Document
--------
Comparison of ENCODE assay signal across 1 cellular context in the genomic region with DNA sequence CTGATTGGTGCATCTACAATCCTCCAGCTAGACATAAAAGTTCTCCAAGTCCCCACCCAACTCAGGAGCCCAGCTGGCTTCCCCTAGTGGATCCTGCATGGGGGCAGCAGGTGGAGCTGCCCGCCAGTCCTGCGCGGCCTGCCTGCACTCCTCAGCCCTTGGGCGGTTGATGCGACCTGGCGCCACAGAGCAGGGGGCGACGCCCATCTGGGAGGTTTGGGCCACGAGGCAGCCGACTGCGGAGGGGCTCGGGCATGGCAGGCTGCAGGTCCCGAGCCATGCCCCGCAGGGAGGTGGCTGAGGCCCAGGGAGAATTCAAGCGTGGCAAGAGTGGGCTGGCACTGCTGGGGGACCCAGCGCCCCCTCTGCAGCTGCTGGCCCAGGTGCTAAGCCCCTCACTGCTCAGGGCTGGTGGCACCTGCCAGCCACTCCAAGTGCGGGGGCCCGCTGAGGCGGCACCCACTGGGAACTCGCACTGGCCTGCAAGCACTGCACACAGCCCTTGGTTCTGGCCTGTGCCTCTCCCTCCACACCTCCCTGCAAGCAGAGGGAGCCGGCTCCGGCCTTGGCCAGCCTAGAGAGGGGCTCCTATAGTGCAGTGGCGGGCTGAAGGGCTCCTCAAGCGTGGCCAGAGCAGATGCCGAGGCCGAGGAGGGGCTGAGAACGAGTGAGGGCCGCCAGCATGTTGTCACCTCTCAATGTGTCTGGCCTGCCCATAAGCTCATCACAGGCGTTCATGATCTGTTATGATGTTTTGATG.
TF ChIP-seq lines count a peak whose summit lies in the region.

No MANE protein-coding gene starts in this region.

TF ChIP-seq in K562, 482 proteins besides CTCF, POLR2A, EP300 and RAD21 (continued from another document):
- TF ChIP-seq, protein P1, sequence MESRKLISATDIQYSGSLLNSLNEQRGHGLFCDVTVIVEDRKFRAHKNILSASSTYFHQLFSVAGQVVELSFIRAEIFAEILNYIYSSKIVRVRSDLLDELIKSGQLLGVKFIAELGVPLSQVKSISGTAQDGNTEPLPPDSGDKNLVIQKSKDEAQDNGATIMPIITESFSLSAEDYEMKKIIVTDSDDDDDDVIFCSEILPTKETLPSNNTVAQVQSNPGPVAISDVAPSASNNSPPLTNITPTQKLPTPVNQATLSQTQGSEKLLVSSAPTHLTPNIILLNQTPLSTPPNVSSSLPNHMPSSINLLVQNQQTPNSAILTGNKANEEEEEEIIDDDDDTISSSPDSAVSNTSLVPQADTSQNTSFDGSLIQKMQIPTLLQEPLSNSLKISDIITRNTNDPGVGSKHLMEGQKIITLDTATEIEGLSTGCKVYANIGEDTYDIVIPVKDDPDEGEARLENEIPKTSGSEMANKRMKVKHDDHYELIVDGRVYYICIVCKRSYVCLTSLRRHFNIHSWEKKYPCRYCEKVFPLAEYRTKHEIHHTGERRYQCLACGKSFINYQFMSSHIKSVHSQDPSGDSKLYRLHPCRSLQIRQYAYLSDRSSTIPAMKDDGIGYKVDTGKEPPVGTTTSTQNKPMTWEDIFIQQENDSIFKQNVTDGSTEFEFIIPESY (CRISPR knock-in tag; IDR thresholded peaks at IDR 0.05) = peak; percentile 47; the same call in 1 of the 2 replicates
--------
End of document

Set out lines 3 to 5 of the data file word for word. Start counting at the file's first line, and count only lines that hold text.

No MANE protein-coding gene starts in this region.

TF ChIP-seq in K562, 482 proteins besides CTCF, POLR2A, EP300 and RAD21 (continued from another document):
- TF ChIP-seq, protein P1, sequence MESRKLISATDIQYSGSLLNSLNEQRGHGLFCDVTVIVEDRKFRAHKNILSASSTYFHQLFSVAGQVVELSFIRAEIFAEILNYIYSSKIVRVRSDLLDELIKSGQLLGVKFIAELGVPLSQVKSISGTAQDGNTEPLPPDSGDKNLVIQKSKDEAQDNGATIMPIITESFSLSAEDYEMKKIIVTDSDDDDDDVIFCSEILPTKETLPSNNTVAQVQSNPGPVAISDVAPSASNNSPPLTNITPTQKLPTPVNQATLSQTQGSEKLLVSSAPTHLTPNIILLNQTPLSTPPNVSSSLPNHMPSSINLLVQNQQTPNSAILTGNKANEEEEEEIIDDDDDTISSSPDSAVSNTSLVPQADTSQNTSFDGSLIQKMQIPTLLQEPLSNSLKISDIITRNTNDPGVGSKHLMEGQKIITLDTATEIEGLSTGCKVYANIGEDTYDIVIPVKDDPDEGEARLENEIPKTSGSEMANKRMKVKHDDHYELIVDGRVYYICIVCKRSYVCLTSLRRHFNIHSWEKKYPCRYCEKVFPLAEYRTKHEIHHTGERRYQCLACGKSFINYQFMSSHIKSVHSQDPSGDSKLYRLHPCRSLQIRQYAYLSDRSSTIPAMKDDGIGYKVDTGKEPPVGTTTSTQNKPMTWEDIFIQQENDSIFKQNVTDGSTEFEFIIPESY (CRISPR knock-in tag; IDR thresholded peaks at IDR 0.05) = peak; percentile 47; the same call in 1 of the 2 replicates